The Circle Of Life: Innovation In The Circular Economy

by , Oct 16, 2013, 11:15 AM
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Imagine a world where business is booming – creating new jobs, innovative new products, and making a profit – all while not putting any pressure on the planet’s finite resources. Does it sound like a fantasy? According to the 2013 Ellen MacArthur Foundation report, “Towards the Circular Economy," not only is it possible, it’s vital if businesses want to survive the future and continue to be innovative. 

Have you ever heard yourself say, “They just don’t make things like they used to!” Unfortunately, that’s correct. They don’t. As the report details, business has operated under a linear model for the past 150 years. Meaning, from soup to nuts, the lifecycle of a product is simple: item X is made from raw materials, it’s sold and then used by a consumer who, ultimately, throws it away. In the developed world, where we’ve become all too accustomed to abundance, this linear model has persisted over the traditional economy that make products that could be reused, but were costlier to produce and required more labor. Meaning that you used to pay top dollar for a pair of shoes that would last you 10 years. Now, we can and expect to buy a cheap pair of shoes every season. 

It’s a one-way model of production and consumption that has been the basis of planned obsolescence – it’s also been enormously profitable. Goods are less expensive to make when they don’t need to last a lifetime, and accordingly, they can be sold to consumers at a more affordable price. While the cost of these products is cheap, the cost to society – in the form of never before seen levels of pollution and waste – has been heavy.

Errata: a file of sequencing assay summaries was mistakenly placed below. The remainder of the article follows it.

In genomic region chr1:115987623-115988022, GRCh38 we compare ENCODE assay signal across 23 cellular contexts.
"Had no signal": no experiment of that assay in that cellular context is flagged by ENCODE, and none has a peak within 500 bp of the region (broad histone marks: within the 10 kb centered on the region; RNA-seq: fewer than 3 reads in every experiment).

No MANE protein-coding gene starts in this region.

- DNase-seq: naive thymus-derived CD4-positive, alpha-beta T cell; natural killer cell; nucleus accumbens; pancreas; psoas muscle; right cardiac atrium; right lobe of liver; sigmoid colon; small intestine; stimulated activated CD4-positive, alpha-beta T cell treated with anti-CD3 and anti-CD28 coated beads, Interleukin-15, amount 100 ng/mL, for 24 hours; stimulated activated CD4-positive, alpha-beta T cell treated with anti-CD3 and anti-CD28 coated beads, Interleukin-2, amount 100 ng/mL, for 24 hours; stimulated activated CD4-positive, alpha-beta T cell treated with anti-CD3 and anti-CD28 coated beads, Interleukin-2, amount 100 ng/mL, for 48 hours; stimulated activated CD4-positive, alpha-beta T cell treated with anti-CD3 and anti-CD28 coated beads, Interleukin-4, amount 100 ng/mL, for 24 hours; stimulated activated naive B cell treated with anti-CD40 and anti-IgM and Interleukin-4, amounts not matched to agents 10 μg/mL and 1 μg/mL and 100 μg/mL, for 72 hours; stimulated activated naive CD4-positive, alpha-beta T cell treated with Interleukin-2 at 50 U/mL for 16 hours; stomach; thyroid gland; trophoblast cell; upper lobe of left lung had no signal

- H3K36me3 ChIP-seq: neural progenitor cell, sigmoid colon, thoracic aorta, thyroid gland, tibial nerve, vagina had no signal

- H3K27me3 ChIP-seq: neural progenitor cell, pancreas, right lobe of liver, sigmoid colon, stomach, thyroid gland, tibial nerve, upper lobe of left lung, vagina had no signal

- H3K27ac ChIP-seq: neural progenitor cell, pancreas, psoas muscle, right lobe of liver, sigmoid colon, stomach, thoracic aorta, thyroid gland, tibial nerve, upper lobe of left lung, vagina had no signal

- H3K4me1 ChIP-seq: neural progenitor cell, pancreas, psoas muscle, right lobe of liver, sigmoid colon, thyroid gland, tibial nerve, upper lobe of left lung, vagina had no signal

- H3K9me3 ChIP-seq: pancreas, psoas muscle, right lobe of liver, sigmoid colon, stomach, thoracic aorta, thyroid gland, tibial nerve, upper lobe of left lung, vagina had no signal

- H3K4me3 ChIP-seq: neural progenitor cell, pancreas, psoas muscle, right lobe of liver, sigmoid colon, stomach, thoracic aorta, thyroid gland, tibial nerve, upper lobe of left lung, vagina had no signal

The linear model is one that only works well if there are abundant raw materials to use for production, willing consumers, and open landfills. But the world is changing – the population is on track to reach 5 billion by 2030 – and it’s projected that there will be three billion new middle-class consumers entering the market in the next 10 years. But as researchers Rebecca MacWhirter and Derek Stephenson note, “The global economy of tomorrow will face material scarcity and supply chain insecurity at an unprecedented scale — an inevitable consequence of an industrial era based on a make/use/dispose model.” It will be a fierce competition for resources and a linear model will be a hindrance. 

So let’s change the model. 

As the Ellen MacArthur Foundation proposes, we should be working towards a circular economy – emphasizing that the lifespan of a product doesn’t end so abruptly or in a landfill. It can be profitable as well, yielding up to $700 billion in global consumer goods materials savings alone. An additional and significant benefit is the innovation and inventiveness that is a byproduct of attempting to find alternate solutions for “one-way products.” Lastly, embracing a circular model may be attractive to consumers who are likewise looking for products that will be less wasteful and longer lasting. 

Many companies have already begun to examine their supply chains and reexamine their core products, but there is still a long way to go before the majority of companies embrace this new reality. As the MacArthur Foundation report writes: “Natural selection will likely favor the agile hybrids… that are best adapted to a planet transformed by humanity.”

1 comment on "The Circle Of Life: Innovation In The Circular Economy".

  1. Ruth ann Barrett from
    commented on: October 16, 2013 at 11:38 a.m.
    Great article, Brigid. Thanks. Ellen's leadership coupled with the work of her team, partners and sponsors deserve as much attention as possible. The Circular Economy is the strongest of economic concepts within the sustainability movement that has moved from concept to implementation. It offers all of us the opportunity to talk about an economic transformation rather than keeping with the status quo. The concept also works well with William McDonough's cradle to cradle approach to design and remaking the way we make things - a strong environmental message. Together they support Robert F. Kennedy's message that "One of the mantra's that you hear is that you have to choose between economic prosperity and environmental's just false. It's a false choice."

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